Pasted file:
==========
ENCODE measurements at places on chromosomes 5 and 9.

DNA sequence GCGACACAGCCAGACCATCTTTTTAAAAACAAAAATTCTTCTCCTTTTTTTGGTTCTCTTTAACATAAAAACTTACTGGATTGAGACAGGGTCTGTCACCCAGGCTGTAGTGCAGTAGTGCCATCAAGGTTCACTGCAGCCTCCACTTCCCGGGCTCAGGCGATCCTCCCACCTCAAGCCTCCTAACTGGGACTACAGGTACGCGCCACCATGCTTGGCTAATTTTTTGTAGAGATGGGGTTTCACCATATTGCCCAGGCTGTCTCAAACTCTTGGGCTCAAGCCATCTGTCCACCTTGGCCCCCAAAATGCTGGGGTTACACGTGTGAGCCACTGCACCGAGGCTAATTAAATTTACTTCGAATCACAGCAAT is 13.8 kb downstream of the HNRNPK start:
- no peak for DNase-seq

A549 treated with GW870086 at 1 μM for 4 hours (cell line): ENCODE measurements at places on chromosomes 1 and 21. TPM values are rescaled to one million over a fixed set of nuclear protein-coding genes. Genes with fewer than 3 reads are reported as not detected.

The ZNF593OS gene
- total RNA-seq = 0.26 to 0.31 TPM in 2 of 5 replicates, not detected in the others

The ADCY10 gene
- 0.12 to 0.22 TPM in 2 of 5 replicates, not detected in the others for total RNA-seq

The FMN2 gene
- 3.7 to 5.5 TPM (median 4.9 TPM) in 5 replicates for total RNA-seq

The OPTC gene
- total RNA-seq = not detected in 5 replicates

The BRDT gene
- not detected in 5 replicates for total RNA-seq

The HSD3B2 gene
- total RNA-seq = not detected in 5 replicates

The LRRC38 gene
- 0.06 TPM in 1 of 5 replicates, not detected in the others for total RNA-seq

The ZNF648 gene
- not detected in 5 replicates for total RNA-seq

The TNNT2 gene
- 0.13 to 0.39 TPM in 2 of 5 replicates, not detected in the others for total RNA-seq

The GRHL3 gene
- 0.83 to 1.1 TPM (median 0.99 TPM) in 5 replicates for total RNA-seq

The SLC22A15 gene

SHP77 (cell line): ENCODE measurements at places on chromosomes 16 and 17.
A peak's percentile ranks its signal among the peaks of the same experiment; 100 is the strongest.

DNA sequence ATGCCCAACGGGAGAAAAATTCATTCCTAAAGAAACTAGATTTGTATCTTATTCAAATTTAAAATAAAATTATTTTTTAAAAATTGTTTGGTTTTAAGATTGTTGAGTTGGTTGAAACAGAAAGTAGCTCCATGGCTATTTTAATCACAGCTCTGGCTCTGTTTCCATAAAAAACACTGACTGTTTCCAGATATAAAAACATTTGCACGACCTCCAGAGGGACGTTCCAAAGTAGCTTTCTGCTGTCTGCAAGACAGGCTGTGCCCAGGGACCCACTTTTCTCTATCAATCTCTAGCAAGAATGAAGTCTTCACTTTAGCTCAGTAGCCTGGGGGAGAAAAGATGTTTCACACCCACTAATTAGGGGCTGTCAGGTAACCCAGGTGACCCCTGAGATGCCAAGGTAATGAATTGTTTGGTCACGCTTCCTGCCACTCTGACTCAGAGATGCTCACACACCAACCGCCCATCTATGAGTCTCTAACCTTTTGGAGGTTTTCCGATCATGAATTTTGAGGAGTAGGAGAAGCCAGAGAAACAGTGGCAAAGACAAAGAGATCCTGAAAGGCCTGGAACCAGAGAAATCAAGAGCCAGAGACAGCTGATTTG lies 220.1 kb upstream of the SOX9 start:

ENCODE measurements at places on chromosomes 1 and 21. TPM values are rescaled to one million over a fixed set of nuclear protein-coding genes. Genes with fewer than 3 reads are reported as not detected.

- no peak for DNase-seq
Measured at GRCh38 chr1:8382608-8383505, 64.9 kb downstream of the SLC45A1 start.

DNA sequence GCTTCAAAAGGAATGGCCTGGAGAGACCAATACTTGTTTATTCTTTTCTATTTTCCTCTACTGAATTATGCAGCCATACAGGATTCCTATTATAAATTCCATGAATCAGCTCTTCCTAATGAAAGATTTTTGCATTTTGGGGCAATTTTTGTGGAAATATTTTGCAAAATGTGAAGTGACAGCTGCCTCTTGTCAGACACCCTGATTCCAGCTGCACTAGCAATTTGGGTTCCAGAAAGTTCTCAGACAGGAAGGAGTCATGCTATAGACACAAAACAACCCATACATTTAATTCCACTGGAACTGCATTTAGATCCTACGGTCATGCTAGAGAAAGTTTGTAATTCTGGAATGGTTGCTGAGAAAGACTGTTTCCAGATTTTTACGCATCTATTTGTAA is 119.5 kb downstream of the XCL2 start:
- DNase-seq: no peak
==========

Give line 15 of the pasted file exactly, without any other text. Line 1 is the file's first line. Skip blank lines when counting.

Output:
The HSD3B2 gene